What You Can Do
Everyone Can Be Trauma-Informed
Even if you haven’t been affected by trauma personally, statistics show you know someone who has. And while we are extremely grateful for all the doctors, social workers, police officers and other first responders in our communities who are trained and provide trauma-informed care, absolutely anyone can use these skills to help someone.
Trauma-informed simply means you’re aware of the effects that damaging and stressful situations can have on people, and you’re sensitive and intentional about your everyday actions.
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6 Values of Trauma-Informed Care
The Substance Abuse and Mental Health Services Administration has created six principles of a trauma-informed approach to help survivors with resiliency and recovery. These can be used in nearly every situation by almost anyone:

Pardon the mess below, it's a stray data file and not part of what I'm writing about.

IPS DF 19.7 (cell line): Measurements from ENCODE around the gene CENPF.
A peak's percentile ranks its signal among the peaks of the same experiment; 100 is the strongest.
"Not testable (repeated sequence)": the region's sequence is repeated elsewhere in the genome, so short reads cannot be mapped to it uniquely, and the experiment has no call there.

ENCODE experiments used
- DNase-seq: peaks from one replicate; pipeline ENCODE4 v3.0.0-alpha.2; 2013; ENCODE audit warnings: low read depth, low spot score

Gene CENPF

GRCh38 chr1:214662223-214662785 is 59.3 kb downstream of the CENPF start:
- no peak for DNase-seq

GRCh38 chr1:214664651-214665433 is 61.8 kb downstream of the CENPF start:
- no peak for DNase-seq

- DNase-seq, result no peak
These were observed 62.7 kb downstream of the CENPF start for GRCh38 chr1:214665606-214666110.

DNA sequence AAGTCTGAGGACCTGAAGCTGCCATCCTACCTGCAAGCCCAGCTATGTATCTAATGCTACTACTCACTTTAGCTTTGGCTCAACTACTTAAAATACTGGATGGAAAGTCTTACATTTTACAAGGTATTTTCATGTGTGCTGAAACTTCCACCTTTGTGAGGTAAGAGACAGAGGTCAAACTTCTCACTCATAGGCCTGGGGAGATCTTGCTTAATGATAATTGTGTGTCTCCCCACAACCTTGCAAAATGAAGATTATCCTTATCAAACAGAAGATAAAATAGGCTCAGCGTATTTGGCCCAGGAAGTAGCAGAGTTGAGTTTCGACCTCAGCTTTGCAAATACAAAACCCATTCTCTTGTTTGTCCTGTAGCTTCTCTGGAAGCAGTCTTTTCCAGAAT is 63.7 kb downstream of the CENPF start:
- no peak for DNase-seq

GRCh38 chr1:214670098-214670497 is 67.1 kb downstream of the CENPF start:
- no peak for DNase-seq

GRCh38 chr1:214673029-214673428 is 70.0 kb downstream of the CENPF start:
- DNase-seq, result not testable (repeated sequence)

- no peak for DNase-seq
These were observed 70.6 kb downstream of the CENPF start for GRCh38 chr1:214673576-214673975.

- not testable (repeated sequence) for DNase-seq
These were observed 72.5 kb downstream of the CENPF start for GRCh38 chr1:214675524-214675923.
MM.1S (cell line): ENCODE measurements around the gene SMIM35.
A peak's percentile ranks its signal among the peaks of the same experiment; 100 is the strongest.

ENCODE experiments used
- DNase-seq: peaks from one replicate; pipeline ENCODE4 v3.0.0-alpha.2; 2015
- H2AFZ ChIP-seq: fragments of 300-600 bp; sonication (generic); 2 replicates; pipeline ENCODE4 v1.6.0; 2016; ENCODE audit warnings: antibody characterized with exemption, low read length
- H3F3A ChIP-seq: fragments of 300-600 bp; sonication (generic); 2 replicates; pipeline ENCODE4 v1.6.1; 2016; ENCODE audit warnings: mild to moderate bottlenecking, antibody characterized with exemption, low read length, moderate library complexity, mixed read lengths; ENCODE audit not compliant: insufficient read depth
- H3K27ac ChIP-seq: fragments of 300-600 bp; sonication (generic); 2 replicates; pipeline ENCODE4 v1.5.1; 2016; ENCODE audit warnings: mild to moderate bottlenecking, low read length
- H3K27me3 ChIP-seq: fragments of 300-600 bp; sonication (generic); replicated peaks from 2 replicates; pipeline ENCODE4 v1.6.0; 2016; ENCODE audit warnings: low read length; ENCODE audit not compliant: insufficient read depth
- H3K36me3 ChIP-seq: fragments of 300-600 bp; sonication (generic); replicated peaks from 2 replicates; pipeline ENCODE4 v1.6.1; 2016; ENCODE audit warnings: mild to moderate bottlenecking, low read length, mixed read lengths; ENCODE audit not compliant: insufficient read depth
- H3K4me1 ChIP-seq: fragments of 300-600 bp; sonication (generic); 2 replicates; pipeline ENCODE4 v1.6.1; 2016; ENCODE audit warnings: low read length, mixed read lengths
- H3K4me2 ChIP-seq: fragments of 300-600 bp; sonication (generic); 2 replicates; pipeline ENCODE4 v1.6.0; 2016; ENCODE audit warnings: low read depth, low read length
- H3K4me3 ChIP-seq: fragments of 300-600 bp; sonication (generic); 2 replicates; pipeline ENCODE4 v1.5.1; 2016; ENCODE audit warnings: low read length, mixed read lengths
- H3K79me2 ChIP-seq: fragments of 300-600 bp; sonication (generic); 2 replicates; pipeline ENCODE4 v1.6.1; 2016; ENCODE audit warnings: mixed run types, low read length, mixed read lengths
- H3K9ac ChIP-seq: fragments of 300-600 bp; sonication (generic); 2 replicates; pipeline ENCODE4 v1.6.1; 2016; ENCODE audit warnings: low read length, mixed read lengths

1. Safety: Do no harm and be compassionate.
2. Trustworthiness: Be transparent, honest and true to your word.
3. Peer support: Help survivors feel less isolated and alone.
4. Collaboration: Employ an inclusive approach.
5. Empowerment: Offer survivors choices and control, and opportunities for self-esteem and skill building.
6. Cultural, historical and gender sensitivity: Maintain respect always.
“Trauma-informed and culturally competent care means good quality, compassionate, empathic, and attuned care.”
— Laura S. Brown, Ph.D, Clinical and Forensic Psychologist, Author and Speaker